The future of Revelstoke is cloudy, yet the sun is returning. (Liam Harrap/Revelstoke Review)

COLUMN: Ironic state of journalism due to COVID-19

In the wise words of Red Green “We’re all in this together”.

Irony can be a great form of comedy.

However, when I used the word ironic in the headline it was not meant to invoke humour over the state of the journalism industry during the COVID-19 pandemic.

Instead, I wished to show the irony surrounding the high demand for news during the pandemic juxtaposed with a loss of funding in the industry.

Our small news team has been working around the clock to keep our town up-to-date on all COVID-19 related issues. I believe the community recognizes what our team is doing, as I virtually interact with residents who tell me they appreciate the Review.

I want to thank not only the community for trusting us in providing prompt and correct information but also to the team who puts the news together — Jocelyn Doll and Liam Harrap. These two journalists have been doing an amazing job of staying on top of every piece of news that comes out of our community.

The strong connection the Review has with the Revelstoke region has been very rewarding for all of us. In a time of crisis where business after business must pull their advertising budget due to financial pitfalls from COVID-19, the Review has also taken a hit when it comes to revenue.

This week, I am proud how we are still producing a 16-page paper, which is only four pages short from our weekly 20-page editions.

We can produce the Review at 16-pages thanks to the amazing and strong local businesses that choose to continue to advertise with us during this unprecedented time.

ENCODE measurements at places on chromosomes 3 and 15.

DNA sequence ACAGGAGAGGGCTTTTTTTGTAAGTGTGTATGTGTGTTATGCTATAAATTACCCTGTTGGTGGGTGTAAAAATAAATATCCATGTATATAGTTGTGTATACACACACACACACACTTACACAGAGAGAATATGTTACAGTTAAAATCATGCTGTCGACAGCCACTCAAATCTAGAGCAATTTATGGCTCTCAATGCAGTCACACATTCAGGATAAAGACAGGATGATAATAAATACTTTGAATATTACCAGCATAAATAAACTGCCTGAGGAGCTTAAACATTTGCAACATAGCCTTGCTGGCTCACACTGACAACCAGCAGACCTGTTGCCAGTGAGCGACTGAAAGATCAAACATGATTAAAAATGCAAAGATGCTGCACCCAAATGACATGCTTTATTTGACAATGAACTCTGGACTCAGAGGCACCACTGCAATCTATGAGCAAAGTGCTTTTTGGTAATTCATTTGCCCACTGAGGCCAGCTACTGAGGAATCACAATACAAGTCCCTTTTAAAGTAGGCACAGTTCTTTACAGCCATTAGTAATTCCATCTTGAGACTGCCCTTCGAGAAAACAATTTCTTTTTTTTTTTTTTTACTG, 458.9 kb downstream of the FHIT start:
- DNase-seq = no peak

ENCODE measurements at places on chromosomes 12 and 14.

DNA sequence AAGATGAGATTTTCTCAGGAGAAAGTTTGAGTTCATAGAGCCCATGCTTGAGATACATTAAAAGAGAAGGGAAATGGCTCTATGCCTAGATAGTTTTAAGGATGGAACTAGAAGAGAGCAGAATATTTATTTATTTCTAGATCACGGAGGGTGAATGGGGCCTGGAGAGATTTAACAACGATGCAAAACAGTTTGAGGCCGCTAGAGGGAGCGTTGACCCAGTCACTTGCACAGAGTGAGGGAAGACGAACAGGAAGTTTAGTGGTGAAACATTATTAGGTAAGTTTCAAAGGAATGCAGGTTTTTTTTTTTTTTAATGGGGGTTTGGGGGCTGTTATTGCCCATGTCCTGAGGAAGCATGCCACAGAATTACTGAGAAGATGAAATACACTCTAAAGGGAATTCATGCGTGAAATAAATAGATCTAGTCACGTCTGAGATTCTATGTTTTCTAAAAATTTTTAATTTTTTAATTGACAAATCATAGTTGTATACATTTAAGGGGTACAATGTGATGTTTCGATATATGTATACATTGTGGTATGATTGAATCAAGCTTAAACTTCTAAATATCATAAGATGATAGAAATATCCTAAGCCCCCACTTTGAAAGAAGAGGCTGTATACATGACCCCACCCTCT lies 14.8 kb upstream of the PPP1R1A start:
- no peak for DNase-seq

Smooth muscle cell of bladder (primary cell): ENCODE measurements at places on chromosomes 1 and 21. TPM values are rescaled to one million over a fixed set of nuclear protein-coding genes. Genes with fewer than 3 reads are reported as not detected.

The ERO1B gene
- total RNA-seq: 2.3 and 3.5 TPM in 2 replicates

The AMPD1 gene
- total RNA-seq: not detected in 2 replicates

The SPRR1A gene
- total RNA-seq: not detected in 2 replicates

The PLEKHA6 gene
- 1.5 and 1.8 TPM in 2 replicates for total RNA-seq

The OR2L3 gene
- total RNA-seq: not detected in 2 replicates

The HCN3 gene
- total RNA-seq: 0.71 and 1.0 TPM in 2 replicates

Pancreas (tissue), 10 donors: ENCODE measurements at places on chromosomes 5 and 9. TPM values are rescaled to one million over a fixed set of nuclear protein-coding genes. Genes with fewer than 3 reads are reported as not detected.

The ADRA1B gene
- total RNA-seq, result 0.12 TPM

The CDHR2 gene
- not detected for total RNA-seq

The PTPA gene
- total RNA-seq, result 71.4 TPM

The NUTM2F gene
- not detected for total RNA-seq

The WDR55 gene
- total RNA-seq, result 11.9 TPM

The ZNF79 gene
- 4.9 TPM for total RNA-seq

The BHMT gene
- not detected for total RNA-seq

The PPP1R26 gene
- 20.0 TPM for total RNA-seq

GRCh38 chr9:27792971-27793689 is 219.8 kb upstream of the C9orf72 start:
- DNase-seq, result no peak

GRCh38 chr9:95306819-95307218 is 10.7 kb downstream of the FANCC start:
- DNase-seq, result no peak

Some might read this and think I should just consider myself lucky to have a job — those people couldn’t be more right. I am grateful to still be employed.

However, just like many local businesses in our city, the Review has had to adapt, change and overcome. Our journalists have come together and out of the necessity to produce content, are currently job sharing with reduced hours. The job share program not only affects the Review but our sister papers as well in Golden and Salmon Arm — for that matter the entire Black Press Media team.

We are not immune to COVID-19 or the tribulations it brings and neither are our competitors.

Recently, the only other print news publication in the city, The Revelstoke Mountaineer, chose to close down operations as expenditures superseded incoming revenue.

Competition be damned, this hit home for me. I wish Aaron Orlando and the rest of the Mountaineer’s writers and contributors a safe and successful journey moving forward.

To the community of Revelstoke, which continues to maintain its reputation of being the nicest and friendliest place in the world, we at the Review appreciate the many positive comments we have received. We can work together as we are all in this together. I urge businesses to find a way to stay in operation, to offer deliveries and face these challenges head-on.

I’m not known for writing columns. Perhaps that is made evident here, but I want to thank those of you who have taken the time to read this.

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Myles Williamson, multi media marketing consultant at the Review. (File)

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